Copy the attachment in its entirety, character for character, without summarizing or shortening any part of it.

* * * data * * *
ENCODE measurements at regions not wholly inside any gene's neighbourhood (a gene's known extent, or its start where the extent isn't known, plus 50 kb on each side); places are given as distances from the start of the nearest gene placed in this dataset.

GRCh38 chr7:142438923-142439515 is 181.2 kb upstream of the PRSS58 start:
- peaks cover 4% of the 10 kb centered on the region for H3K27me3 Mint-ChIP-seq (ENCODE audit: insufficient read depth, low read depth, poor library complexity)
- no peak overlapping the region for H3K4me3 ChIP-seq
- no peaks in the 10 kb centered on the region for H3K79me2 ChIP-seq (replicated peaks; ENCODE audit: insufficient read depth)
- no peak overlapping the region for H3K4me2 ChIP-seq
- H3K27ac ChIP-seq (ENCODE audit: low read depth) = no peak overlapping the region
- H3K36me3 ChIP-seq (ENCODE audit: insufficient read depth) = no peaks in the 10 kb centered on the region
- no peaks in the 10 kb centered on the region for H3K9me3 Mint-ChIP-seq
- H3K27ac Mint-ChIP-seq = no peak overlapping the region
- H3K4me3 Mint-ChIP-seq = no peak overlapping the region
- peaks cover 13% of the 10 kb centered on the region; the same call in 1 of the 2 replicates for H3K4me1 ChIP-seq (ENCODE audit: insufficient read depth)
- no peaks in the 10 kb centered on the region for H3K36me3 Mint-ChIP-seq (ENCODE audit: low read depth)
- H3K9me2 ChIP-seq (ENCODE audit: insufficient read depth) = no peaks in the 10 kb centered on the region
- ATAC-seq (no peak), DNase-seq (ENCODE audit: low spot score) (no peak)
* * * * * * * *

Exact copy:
ENCODE measurements at regions not wholly inside any gene's neighbourhood (a gene's known extent, or its start where the extent isn't known, plus 50 kb on each side); places are given as distances from the start of the nearest gene placed in this dataset.

GRCh38 chr7:142438923-142439515 is 181.2 kb upstream of the PRSS58 start:
- peaks cover 4% of the 10 kb centered on the region for H3K27me3 Mint-ChIP-seq (ENCODE audit: insufficient read depth, low read depth, poor library complexity)
- no peak overlapping the region for H3K4me3 ChIP-seq
- no peaks in the 10 kb centered on the region for H3K79me2 ChIP-seq (replicated peaks; ENCODE audit: insufficient read depth)
- no peak overlapping the region for H3K4me2 ChIP-seq
- H3K27ac ChIP-seq (ENCODE audit: low read depth) = no peak overlapping the region
- H3K36me3 ChIP-seq (ENCODE audit: insufficient read depth) = no peaks in the 10 kb centered on the region
- no peaks in the 10 kb centered on the region for H3K9me3 Mint-ChIP-seq
- H3K27ac Mint-ChIP-seq = no peak overlapping the region
- H3K4me3 Mint-ChIP-seq = no peak overlapping the region
- peaks cover 13% of the 10 kb centered on the region; the same call in 1 of the 2 replicates for H3K4me1 ChIP-seq (ENCODE audit: insufficient read depth)
- no peaks in the 10 kb centered on the region for H3K36me3 Mint-ChIP-seq (ENCODE audit: low read depth)
- H3K9me2 ChIP-seq (ENCODE audit: insufficient read depth) = no peaks in the 10 kb centered on the region
- ATAC-seq (no peak), DNase-seq (ENCODE audit: low spot score) (no peak)